I’ve made no secret of my love of this series in the past, even going to far as to name it my ‘Comic of 2013’ in our end-of-year recap. There’s just something about it that manages to tick all the boxes for me when it comes to deciding what makes a truly great comic. Whether it’s the heart-wrenching drama, the light-hearted humour or the classic swashbuckling superheroics, Daredevil has been an absolutely revelation since its very first issue.
So in a way, it’s almost sad that the current run is coming to an end. Yes, we’re all aware that the “All-New” Daredevil #1 will be out in just a few weeks, with the whole creative team remaining on board (after a brief digital ‘Infinite’ comic interlude, that is), but it’s still a shame to see such a masterfully-structured and skillfully executed run on a title reach its conclusion.
That said however, if you’re going to go out, then you owe it to yourself to go out like this. It’s not a term I use lightly, but Daredevil #36 may very well be a perfect comic. Yeah, you heard me. Perfect.
The moving, heart-wrenching exchange between Matt and Foggy that opens the book perfectly illustrates the enduring friendship that has become the backbone of this series. Waid’s gift for natural dialogue flows here, revelling in the inherent awkwardness of the situation and getting the ‘goosebumps’ in full effect as Foggy makes his feelings perfectly clear. Samnee excels here as well, and his knack for subtle facial expressions comes in to play beautifully in what is essentially ‘just’ a talking head sequence.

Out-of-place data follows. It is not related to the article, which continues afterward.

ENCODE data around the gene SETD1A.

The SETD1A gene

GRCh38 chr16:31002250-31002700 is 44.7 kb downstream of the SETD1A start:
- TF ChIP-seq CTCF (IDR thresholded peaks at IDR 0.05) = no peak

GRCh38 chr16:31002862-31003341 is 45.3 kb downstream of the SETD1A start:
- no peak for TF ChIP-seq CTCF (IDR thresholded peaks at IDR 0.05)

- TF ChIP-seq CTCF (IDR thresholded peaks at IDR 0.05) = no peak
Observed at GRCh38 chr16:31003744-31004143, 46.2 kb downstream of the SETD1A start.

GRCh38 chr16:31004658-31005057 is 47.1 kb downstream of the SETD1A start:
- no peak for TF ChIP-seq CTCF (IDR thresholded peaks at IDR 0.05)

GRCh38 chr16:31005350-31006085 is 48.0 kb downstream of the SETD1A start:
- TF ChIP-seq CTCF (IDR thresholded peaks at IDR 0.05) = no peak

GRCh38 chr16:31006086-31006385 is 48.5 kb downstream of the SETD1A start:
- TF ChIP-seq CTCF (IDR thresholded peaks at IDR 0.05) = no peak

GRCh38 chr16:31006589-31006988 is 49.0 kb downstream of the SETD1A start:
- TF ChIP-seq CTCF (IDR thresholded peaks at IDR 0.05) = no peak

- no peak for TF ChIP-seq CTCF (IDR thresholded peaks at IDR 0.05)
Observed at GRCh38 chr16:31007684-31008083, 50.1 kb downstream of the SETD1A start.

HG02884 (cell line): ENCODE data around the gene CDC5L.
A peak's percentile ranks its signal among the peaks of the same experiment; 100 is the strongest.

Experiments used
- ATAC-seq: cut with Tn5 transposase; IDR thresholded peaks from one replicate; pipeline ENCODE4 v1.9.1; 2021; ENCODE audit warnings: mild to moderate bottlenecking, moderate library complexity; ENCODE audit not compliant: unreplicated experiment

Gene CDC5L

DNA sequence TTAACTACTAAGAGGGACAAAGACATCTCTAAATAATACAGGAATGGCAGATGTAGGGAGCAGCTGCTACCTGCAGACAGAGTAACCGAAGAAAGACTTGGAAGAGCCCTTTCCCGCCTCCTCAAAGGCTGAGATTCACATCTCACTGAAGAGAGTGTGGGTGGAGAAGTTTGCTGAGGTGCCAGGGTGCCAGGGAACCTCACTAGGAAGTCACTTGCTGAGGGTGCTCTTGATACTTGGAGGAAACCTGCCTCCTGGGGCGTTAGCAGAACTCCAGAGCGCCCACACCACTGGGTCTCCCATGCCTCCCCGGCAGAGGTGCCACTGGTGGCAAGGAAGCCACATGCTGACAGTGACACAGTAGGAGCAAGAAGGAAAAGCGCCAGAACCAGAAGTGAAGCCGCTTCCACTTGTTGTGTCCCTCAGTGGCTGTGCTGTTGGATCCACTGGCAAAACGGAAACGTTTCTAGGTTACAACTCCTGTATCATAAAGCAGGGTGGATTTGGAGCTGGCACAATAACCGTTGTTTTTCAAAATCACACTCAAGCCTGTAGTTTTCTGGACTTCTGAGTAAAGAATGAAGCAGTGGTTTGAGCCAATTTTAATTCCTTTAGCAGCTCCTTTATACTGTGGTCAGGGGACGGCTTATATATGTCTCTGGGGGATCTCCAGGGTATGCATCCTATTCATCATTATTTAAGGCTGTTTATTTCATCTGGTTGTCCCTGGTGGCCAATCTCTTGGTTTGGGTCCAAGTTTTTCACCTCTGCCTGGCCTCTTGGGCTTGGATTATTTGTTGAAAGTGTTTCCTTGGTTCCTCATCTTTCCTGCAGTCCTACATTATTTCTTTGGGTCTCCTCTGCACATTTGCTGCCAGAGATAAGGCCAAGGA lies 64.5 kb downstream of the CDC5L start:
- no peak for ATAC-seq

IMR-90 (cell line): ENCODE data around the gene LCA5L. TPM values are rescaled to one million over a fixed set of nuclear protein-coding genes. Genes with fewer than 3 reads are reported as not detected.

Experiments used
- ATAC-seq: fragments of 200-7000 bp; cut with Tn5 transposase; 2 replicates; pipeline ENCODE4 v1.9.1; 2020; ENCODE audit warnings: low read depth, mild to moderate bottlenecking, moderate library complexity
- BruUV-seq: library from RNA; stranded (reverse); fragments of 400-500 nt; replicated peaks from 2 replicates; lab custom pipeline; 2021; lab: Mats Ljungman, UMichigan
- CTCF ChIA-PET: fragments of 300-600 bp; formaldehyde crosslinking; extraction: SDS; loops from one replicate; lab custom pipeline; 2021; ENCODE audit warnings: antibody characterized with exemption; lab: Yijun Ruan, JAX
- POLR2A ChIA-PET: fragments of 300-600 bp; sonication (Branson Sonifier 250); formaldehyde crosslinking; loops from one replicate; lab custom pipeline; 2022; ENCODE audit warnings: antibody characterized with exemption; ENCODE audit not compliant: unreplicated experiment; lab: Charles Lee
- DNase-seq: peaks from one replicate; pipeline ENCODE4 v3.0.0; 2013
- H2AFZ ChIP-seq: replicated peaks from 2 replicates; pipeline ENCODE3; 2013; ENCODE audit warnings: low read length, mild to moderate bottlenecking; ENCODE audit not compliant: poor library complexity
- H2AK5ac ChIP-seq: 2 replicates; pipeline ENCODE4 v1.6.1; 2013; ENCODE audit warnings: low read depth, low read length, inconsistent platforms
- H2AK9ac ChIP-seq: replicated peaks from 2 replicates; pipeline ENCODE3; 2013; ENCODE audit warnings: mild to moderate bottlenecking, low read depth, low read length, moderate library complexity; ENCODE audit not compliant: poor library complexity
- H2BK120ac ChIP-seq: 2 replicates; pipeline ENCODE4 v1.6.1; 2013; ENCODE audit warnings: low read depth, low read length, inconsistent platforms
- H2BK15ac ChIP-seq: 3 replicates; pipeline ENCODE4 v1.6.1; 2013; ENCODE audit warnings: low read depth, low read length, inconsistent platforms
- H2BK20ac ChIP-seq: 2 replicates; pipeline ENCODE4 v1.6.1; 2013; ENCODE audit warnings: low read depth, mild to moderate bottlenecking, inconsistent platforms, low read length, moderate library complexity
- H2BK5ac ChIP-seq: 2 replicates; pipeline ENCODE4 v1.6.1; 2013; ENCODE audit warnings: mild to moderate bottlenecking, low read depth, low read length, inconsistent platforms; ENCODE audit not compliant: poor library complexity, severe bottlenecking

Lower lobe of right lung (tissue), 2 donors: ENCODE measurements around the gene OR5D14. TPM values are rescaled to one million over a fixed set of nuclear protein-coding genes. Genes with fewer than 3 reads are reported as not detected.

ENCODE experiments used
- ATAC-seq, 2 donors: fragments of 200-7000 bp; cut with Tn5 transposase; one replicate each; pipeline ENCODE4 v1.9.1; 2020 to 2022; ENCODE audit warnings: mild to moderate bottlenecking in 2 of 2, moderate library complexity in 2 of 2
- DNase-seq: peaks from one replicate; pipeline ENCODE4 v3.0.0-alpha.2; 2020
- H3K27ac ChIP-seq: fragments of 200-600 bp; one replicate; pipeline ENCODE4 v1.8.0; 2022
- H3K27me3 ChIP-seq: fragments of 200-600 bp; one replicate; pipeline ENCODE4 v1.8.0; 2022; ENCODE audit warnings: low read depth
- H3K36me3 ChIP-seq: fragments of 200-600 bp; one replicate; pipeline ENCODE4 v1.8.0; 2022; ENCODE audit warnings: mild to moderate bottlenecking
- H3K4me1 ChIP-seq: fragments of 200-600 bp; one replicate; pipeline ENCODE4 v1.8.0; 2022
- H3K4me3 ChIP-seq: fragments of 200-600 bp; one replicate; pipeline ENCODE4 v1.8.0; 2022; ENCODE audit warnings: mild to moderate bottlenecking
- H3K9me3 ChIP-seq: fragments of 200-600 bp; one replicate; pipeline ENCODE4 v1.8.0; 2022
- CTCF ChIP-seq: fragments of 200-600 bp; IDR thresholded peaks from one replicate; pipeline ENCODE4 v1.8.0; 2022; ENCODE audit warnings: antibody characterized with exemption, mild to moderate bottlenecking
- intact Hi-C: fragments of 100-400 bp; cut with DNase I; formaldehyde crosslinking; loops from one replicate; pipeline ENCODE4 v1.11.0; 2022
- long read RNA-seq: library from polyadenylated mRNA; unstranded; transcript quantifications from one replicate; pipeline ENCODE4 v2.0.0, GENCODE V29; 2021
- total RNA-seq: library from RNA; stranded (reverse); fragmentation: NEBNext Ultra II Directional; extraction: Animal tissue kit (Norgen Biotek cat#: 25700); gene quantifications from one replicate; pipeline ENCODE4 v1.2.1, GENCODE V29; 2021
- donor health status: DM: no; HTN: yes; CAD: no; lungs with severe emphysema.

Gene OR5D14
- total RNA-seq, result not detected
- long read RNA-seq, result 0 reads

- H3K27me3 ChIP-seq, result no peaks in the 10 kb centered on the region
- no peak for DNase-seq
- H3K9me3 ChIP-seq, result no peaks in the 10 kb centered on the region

The courtroom scene that takes up the bulk of the book cuts right to the very heart of the Daredevil character, and leaves no doubt in anyone’s mind as to just what the truly unique appeal of the character is. Murdock gives an absolutely astounding speech in the witness box, and Samnee chips in again with perhaps one of the most amazing splash pages I’ve ever seen as Matt proudly declares “I’m Daredevil”. Seriously, I need a poster of that page. Now.
We get the typical wise-cracking heroism too as the action ramps up in the final portion of the book, bringing the ‘Serpents’ storyline succinctly to a close. And it’s refreshing – not to mention indicative of the charm that flows through every page of this series – to see that, in spite of the high stakes being played, DD still manages to toss in a courtroom-themed pun as he dispatches one of the bad guys.
The final revelation – with Matt’s impending relocation to the West Coast – is probably one of the worst kept secrets in comics. But, in spite of the predictability, the execution is still flawless and the final panel is bound to elicit air-punching and whoops of delight. Well, it did from me, anyway. Cough.
So there we have it. A perfect end to one of the all-time great Daredevil runs (perhaps even the all-time great run? Yeah, I said it), and Waid deserves extra credit for managing to wrap up all the key issues while still leaving more than enough plot threads dangling to make us need to see what happens next. Well played, sir.
I’ve been recommending this comic for over a year now, so if you haven’t heeded my words yet, you’re unlikely to start now. But all I will say is that if you like your superhero comics to have action, drama, humor and intelligence, Daredevil is most definitely the book for you. Grab all the trades of the past series now, and get yourself ready for the “All-New” reboot in a few weeks time. You can thank me later.
INTERIOR ARTWORK PREVIEW (Unlettered)
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The writer of this piece was: Craig Neilson (aka Ceej)
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